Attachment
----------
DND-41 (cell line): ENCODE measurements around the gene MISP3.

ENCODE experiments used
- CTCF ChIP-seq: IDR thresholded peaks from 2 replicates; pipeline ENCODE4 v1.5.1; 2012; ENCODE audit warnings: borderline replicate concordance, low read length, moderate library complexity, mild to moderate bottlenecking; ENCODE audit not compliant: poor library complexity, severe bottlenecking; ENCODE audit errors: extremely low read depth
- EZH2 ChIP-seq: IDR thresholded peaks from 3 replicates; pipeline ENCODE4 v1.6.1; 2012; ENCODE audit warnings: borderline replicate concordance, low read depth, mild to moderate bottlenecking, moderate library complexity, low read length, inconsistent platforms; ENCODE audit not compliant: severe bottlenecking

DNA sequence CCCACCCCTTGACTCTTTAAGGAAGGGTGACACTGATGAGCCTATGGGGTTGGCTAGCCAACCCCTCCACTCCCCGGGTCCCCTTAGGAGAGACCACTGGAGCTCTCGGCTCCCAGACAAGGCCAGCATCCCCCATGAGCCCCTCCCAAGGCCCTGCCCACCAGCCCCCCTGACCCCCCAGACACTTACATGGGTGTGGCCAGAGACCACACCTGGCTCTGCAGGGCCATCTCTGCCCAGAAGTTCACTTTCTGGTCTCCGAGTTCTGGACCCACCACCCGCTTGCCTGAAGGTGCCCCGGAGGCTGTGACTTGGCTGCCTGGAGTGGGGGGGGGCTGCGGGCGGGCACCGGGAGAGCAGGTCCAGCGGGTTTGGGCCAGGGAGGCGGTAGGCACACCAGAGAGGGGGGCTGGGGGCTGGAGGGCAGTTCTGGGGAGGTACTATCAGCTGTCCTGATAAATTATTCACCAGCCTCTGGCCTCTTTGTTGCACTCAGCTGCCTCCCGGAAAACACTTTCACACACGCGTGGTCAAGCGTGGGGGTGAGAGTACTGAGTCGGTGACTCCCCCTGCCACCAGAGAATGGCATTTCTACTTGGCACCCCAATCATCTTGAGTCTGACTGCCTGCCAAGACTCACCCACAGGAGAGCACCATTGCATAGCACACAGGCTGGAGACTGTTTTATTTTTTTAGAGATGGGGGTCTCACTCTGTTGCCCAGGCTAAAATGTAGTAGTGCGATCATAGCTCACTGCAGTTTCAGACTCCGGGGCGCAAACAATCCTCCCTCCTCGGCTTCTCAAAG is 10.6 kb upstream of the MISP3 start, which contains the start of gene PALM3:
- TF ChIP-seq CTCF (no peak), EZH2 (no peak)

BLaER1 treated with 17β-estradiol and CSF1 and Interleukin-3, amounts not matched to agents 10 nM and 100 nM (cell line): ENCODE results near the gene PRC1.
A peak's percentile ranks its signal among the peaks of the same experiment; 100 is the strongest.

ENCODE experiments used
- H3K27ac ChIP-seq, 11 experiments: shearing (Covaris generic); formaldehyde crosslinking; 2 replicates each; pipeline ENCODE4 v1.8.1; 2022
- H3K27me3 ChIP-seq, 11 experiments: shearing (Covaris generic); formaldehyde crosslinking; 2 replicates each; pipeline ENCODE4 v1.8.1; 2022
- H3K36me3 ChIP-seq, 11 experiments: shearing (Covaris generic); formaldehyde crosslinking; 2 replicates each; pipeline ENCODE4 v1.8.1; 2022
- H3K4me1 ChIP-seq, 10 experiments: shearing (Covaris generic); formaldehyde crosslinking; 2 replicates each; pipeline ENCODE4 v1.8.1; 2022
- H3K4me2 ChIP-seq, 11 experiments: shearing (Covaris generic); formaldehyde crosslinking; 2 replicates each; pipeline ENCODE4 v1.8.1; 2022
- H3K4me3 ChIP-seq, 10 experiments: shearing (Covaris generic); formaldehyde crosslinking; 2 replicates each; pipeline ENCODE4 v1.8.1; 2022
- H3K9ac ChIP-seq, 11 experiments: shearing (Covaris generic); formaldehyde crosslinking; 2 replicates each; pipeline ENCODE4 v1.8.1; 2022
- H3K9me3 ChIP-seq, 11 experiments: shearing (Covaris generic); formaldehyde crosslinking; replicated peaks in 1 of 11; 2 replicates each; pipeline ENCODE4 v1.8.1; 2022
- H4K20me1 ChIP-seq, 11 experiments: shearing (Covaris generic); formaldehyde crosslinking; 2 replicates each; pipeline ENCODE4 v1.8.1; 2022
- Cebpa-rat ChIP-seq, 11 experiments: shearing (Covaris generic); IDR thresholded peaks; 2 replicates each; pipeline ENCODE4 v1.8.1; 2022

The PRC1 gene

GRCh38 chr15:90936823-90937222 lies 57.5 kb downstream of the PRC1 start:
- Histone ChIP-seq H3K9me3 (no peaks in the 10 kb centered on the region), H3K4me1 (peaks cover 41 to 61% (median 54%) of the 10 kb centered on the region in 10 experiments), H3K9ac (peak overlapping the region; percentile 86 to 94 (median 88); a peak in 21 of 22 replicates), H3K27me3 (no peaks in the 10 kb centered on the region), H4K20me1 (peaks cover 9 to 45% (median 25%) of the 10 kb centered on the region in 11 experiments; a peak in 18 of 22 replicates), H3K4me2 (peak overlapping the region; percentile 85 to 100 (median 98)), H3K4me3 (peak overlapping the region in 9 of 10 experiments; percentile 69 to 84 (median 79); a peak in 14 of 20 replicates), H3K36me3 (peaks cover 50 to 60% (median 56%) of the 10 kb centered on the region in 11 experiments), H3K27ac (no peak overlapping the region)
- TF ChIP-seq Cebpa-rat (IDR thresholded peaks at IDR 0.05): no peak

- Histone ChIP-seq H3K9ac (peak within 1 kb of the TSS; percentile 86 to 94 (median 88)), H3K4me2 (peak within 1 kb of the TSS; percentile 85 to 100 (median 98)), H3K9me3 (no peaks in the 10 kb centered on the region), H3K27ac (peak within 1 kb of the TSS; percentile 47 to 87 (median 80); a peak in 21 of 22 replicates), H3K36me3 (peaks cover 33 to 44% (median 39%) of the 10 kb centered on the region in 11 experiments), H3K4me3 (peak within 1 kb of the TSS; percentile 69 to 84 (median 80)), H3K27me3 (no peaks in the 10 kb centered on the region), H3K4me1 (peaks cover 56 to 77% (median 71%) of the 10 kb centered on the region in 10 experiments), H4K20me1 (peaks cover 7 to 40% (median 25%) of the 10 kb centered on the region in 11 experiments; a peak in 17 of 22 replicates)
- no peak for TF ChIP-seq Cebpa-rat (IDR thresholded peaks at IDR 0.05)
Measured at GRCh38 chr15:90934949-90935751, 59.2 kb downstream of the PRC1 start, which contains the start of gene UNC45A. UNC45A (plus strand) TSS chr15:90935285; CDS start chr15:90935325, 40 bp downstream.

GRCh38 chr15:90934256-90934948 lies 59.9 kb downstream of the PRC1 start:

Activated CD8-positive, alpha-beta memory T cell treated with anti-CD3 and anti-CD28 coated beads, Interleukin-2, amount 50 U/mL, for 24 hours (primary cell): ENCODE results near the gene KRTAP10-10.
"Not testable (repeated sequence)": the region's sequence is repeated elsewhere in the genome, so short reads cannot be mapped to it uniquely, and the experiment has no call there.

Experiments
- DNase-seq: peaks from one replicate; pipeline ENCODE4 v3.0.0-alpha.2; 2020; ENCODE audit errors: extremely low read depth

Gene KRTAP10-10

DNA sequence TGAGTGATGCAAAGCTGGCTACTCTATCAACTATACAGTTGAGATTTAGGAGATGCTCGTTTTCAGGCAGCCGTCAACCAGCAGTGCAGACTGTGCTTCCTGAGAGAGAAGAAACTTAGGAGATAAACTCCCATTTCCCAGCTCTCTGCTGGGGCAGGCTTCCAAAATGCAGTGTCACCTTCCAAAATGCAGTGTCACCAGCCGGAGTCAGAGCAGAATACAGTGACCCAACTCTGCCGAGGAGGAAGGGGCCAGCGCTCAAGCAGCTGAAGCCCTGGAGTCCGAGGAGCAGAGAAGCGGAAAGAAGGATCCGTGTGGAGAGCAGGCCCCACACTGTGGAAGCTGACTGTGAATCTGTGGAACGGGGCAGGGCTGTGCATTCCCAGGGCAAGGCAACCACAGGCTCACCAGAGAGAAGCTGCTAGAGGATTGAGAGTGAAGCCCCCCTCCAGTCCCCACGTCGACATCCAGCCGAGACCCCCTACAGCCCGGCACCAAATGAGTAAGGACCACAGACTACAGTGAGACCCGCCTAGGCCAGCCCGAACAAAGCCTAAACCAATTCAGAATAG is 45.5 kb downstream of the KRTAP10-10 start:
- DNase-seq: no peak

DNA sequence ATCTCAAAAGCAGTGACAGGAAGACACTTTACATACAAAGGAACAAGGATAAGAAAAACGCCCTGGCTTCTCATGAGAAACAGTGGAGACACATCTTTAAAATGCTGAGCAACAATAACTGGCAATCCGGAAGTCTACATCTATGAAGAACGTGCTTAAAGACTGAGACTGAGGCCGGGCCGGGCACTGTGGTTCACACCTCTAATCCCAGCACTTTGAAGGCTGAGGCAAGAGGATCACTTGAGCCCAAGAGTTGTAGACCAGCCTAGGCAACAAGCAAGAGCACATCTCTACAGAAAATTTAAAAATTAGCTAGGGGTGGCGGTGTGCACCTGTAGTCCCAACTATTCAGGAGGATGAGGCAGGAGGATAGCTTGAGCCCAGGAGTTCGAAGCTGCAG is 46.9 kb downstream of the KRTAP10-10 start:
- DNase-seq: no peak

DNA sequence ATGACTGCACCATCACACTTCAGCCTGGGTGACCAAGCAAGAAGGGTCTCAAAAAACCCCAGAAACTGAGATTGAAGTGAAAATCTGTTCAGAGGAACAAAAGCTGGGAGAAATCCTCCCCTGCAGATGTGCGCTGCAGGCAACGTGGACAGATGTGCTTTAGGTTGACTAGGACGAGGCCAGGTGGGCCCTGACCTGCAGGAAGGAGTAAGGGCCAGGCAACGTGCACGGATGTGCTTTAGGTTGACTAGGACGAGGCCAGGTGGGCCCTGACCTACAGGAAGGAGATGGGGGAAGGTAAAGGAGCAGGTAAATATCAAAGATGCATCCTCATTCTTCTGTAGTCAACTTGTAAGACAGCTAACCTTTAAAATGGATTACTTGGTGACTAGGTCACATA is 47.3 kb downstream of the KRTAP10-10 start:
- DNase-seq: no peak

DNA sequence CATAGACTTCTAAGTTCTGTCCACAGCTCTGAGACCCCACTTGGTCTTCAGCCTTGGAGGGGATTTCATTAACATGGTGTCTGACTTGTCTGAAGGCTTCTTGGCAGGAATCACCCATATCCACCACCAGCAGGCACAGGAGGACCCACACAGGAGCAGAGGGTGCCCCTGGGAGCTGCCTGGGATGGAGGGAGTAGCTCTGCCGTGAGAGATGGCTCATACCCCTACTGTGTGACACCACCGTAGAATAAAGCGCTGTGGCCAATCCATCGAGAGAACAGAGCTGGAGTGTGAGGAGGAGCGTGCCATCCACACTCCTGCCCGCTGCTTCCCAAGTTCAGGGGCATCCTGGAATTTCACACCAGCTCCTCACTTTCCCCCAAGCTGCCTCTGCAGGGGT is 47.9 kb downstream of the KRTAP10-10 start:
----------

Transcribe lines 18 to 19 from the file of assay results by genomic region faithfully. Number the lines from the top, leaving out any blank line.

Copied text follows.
- H4K20me1 ChIP-seq, 11 experiments: shearing (Covaris generic); formaldehyde crosslinking; 2 replicates each; pipeline ENCODE4 v1.8.1; 2022
- Cebpa-rat ChIP-seq, 11 experiments: shearing (Covaris generic); IDR thresholded peaks; 2 replicates each; pipeline ENCODE4 v1.8.1; 2022